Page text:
II—Meaning, Justification, and‘Primitive Normativity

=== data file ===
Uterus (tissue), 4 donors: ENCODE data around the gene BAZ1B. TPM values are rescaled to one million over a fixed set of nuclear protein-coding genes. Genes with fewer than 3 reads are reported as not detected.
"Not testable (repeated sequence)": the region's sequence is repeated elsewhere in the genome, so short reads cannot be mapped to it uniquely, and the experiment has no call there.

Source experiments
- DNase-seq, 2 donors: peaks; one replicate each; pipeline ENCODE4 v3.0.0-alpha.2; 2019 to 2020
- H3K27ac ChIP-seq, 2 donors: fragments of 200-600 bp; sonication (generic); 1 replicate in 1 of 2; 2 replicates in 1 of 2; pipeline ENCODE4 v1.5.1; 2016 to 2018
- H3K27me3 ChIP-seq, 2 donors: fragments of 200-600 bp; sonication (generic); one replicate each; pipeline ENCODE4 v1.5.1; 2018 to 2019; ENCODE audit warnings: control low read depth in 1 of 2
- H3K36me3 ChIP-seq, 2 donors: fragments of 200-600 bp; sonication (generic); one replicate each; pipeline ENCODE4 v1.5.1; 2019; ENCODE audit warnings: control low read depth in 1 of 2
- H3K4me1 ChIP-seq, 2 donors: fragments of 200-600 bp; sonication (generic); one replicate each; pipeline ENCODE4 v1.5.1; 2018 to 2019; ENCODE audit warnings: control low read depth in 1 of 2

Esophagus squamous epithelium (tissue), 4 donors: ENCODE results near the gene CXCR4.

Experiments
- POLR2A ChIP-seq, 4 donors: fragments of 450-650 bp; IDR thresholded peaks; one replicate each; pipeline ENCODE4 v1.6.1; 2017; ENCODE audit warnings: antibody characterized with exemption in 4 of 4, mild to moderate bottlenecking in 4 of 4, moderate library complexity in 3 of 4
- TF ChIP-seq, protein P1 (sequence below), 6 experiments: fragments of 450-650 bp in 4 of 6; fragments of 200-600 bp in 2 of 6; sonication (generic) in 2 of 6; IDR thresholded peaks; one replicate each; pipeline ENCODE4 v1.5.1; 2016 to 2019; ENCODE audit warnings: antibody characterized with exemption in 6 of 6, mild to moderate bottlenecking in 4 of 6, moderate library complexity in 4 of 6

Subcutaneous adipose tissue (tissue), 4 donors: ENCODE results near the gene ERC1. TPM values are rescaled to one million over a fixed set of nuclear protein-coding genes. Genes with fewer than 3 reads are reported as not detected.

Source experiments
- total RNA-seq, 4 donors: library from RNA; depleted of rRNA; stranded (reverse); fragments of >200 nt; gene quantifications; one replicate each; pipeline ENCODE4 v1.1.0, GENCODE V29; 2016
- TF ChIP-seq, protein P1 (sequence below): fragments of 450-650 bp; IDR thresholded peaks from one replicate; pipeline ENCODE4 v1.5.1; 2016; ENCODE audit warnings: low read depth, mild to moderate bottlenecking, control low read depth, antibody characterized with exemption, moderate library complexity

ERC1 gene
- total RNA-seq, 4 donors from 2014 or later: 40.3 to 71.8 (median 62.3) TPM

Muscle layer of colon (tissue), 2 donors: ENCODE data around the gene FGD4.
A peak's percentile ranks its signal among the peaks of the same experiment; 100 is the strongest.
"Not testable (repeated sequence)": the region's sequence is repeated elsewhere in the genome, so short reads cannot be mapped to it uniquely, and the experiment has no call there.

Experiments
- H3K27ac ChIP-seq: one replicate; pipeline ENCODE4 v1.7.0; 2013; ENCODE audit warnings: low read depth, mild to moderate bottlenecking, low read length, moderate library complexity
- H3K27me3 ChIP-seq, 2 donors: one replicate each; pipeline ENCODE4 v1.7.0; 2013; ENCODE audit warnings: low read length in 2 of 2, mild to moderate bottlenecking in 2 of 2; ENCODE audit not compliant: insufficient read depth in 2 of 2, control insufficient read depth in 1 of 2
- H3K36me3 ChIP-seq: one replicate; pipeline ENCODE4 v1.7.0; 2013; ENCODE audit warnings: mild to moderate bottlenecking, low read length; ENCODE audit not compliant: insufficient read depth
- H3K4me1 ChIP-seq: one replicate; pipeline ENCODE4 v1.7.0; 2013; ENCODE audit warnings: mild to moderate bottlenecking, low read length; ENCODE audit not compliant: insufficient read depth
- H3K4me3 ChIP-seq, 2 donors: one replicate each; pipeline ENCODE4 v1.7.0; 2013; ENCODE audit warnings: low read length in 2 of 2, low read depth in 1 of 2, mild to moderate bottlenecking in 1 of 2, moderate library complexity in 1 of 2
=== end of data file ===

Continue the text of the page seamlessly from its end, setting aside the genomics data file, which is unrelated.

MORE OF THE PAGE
I critically discuss two claims which Hannah Ginsborg makes on behalf of her account of meaning in terms of ‘primitive normativity’(2011; 2012): first, that it avoids the sceptical regress articulated by Kripke's Wittgenstein; second, that it makes sense of the thought—central to Kripke's Wittgenstein—that ‘meaning is normative’, in a way which shows this thought not only to be immune from recent criticisms but also to undermine reductively naturalistic theories of content. In the course of the discussion, I consider and attempt to shed light on a number of issues: the structure of the sceptical regress; the content of the thought that ‘meaning is normative’, and its force against reductive theories; the connection between meaning and justification; and the notion of ‘primitive normativity’.